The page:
• It’s not a ripping yarn, a turgid history book, a teen adventure novel or a mountaineering disaster book;
  • It’s a light-hearted travel book you can read in a single sitting and end the day with a smile on your face;
  • It does actually address a niche in the market, by presenting an honest account of what it’s like to join a commercial expedition to climb Everest, without focusing on death and disaster;
  • It’s not full of macho posturing about how dangerous Everest is, like the only other original account of a commercial expedition in the Amazon top ten (I’ve not actually read Bear Grylls’s book, but I bet it’s just like that!);
  • Whenever possible I’ve tried to highlight all the hard work our amazing Sherpa team put in to help us to achieve our dream (while making it perfectly clear they didn’t “drag” us up the mountain, as many of the journalists who write mountaineering disaster books would like you to believe. I’ve only once seen somebody getting short-roped up a mountain, and it looked pretty exhausting – I’d rather go at my own pace, thank you);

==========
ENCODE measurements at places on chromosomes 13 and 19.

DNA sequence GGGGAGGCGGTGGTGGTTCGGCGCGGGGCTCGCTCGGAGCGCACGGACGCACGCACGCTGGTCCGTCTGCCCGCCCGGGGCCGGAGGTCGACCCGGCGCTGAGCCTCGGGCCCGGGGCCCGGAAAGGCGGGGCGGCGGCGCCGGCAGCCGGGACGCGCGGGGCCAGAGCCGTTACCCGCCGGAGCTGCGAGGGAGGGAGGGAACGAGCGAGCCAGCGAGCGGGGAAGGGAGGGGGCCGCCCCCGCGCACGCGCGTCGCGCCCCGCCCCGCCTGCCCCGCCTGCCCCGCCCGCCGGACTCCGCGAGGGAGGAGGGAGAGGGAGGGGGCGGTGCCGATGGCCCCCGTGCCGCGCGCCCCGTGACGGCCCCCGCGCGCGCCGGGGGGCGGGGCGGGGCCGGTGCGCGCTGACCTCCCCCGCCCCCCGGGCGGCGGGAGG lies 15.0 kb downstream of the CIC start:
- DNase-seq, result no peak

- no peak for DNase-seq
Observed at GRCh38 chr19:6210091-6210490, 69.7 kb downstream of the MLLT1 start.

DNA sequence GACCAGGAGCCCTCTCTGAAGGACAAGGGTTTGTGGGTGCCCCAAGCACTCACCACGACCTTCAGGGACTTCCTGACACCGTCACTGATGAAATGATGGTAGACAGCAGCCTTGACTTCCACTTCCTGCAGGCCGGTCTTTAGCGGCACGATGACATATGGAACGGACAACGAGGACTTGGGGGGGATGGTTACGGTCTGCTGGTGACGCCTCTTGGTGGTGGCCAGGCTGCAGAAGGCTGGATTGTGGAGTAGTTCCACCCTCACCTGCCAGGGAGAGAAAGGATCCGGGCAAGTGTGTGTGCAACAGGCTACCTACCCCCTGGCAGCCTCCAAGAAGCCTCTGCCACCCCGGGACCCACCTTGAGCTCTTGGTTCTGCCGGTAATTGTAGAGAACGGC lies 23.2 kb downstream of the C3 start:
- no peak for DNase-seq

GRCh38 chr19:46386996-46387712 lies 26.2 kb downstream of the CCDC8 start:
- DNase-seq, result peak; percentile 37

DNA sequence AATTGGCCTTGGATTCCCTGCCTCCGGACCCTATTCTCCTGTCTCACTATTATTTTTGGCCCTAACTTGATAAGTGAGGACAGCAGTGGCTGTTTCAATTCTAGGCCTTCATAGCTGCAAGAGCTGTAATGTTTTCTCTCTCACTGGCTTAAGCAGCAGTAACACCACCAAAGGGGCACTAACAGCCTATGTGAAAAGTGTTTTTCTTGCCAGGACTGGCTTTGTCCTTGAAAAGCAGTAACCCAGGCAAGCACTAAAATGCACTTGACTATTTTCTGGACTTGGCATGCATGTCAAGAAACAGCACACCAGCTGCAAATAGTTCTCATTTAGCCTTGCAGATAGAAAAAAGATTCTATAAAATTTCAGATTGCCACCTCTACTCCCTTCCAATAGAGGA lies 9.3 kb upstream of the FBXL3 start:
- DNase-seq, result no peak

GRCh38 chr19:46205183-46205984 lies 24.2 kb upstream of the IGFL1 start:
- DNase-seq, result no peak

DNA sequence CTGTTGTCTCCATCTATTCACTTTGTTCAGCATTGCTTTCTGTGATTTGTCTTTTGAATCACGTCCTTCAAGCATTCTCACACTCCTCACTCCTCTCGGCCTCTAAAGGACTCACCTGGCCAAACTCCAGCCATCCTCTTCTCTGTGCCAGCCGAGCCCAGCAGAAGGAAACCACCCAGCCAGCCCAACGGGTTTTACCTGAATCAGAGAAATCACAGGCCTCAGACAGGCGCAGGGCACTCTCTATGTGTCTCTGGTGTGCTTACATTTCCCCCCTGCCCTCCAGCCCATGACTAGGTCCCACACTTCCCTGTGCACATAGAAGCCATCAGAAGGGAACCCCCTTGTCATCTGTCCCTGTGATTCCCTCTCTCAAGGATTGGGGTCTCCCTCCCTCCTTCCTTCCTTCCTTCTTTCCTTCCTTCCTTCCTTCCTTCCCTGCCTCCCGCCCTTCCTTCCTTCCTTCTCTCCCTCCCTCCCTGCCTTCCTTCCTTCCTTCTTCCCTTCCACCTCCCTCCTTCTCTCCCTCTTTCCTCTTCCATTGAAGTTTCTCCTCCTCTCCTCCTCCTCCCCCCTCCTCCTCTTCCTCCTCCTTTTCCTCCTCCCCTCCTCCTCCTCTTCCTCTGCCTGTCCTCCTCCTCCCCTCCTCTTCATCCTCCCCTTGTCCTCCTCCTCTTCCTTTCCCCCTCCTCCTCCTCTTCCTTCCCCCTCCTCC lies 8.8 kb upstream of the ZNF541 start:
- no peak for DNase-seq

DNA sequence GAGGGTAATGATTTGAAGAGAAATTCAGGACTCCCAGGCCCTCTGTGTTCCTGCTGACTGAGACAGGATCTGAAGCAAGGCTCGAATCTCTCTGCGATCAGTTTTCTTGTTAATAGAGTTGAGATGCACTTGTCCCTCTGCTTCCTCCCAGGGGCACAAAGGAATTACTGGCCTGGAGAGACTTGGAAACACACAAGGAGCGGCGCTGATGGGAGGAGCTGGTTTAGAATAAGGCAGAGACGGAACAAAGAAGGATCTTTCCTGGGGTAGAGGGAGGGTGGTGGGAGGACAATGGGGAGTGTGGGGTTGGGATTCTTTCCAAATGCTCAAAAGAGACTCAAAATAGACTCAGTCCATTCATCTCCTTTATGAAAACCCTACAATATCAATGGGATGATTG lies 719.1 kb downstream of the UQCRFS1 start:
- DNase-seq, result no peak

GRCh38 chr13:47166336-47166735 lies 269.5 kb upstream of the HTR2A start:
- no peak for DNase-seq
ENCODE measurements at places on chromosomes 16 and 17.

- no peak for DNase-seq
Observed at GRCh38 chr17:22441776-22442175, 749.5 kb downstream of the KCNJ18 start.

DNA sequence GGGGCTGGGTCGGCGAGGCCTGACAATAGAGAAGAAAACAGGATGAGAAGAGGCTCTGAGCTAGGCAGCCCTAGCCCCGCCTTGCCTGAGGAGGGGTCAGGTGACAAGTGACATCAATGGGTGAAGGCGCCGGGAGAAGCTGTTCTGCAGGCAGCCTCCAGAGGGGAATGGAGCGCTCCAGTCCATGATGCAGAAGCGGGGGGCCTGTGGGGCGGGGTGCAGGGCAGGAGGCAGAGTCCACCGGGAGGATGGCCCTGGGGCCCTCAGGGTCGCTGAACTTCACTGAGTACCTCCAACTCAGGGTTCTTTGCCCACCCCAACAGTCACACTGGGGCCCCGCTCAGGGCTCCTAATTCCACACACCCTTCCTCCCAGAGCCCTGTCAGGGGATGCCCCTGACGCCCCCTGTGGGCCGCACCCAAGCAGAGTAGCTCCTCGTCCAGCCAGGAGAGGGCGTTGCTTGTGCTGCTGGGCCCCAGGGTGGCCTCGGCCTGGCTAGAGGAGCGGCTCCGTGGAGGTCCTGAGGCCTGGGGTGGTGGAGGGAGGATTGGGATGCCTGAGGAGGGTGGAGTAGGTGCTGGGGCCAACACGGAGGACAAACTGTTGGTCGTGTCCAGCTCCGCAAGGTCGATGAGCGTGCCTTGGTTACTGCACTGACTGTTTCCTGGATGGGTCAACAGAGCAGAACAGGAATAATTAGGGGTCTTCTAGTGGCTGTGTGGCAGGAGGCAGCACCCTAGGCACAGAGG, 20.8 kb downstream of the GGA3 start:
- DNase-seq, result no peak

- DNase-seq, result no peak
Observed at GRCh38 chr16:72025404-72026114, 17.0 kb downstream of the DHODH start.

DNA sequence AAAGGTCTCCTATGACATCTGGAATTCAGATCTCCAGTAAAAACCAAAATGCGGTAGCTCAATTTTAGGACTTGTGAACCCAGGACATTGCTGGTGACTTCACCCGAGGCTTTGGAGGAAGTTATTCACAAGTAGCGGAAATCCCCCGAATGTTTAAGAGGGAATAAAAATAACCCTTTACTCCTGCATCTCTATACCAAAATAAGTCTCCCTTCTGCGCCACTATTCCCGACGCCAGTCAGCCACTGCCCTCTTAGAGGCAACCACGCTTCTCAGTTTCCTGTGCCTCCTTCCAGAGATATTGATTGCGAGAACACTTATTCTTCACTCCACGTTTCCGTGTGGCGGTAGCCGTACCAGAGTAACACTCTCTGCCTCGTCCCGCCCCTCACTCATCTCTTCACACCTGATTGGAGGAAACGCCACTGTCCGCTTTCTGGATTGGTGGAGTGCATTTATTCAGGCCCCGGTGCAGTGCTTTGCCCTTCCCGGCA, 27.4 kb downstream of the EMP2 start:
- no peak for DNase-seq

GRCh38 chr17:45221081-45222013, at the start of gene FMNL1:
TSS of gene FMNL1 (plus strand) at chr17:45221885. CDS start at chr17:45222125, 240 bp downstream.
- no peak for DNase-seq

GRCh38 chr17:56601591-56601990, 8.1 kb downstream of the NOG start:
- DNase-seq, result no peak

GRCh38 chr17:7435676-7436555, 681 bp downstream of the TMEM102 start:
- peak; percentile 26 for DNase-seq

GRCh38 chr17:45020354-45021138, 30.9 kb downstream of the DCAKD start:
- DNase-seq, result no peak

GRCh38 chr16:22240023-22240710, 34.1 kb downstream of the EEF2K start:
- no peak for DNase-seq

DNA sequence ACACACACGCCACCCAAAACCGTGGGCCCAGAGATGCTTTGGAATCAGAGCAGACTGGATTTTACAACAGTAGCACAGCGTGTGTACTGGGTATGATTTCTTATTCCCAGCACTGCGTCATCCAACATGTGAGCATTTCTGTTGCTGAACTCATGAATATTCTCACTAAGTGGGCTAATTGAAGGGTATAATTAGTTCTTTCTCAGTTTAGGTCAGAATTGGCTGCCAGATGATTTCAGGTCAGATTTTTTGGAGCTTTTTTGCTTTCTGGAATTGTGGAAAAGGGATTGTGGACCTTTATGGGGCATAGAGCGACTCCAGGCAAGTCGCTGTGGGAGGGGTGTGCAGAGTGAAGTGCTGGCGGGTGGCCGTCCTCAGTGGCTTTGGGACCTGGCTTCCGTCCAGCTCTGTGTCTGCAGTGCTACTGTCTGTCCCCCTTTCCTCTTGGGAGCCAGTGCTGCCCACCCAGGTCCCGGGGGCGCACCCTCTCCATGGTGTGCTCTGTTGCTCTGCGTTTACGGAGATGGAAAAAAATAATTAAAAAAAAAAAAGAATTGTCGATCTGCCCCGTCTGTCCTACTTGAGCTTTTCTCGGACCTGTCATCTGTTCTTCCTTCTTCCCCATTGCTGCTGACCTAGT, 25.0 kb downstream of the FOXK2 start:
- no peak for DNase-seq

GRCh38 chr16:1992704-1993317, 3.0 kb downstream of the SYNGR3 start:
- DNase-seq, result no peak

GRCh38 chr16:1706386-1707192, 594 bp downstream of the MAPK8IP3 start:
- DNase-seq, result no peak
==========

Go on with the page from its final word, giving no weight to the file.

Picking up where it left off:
• While comparing my climbing skills to Andy Kirkpatrick would be like comparing my footballing skills (and dashing good looks) to David Beckham, I do have one thing in common with him (two things actually, we’re both from Hull as well). Neither of us make a living out of our books. I’m sure I make a good deal less than he does, but luckily I have the career of a roaming digi comms professional to fall back on. Those 99 cents do provide a modest supplement to my travel piggy bank, though, which ultimately means interesting material for this blog;
  • If you get a few of your friends to buy it too, then I’ll definitely buy you a drink if we ever bump into each other;
  • Seriously, if you enjoy reading this blog then it’s 99 cents well spent!

And it’s not just available on Kindle. You can download it from Smashwords for a number of other e-reading devices; just click on this link to choose your online bookstore. There’s even a web version you can read for free.

Anyway that’s enough hard sales, next week I’ll be back with a proper blog post, I promise.